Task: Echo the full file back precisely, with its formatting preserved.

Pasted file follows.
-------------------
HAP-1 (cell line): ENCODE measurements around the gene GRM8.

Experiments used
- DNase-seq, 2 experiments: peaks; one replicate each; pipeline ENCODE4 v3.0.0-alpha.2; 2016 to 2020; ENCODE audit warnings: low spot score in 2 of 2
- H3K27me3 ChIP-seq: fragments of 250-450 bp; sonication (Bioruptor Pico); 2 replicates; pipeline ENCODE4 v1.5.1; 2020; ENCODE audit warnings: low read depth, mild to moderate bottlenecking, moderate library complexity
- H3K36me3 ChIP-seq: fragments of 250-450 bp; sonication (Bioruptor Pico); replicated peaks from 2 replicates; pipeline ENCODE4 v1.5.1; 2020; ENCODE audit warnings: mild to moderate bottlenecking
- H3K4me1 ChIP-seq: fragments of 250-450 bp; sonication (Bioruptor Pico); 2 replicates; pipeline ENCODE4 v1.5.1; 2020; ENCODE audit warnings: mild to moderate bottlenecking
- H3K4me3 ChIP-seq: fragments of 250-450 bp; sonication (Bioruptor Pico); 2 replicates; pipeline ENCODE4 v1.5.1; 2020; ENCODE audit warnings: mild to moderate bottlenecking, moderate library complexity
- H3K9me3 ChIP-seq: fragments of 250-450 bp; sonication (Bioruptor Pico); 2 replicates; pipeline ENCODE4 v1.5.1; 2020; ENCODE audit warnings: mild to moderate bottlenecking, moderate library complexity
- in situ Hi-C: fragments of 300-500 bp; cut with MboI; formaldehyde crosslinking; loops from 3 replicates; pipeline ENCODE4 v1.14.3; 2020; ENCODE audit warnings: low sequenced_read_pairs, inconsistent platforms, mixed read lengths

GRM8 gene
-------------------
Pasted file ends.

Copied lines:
HAP-1 (cell line): ENCODE measurements around the gene GRM8.

Experiments used
- DNase-seq, 2 experiments: peaks; one replicate each; pipeline ENCODE4 v3.0.0-alpha.2; 2016 to 2020; ENCODE audit warnings: low spot score in 2 of 2
- H3K27me3 ChIP-seq: fragments of 250-450 bp; sonication (Bioruptor Pico); 2 replicates; pipeline ENCODE4 v1.5.1; 2020; ENCODE audit warnings: low read depth, mild to moderate bottlenecking, moderate library complexity
- H3K36me3 ChIP-seq: fragments of 250-450 bp; sonication (Bioruptor Pico); replicated peaks from 2 replicates; pipeline ENCODE4 v1.5.1; 2020; ENCODE audit warnings: mild to moderate bottlenecking
- H3K4me1 ChIP-seq: fragments of 250-450 bp; sonication (Bioruptor Pico); 2 replicates; pipeline ENCODE4 v1.5.1; 2020; ENCODE audit warnings: mild to moderate bottlenecking
- H3K4me3 ChIP-seq: fragments of 250-450 bp; sonication (Bioruptor Pico); 2 replicates; pipeline ENCODE4 v1.5.1; 2020; ENCODE audit warnings: mild to moderate bottlenecking, moderate library complexity
- H3K9me3 ChIP-seq: fragments of 250-450 bp; sonication (Bioruptor Pico); 2 replicates; pipeline ENCODE4 v1.5.1; 2020; ENCODE audit warnings: mild to moderate bottlenecking, moderate library complexity
- in situ Hi-C: fragments of 300-500 bp; cut with MboI; formaldehyde crosslinking; loops from 3 replicates; pipeline ENCODE4 v1.14.3; 2020; ENCODE audit warnings: low sequenced_read_pairs, inconsistent platforms, mixed read lengths

GRM8 gene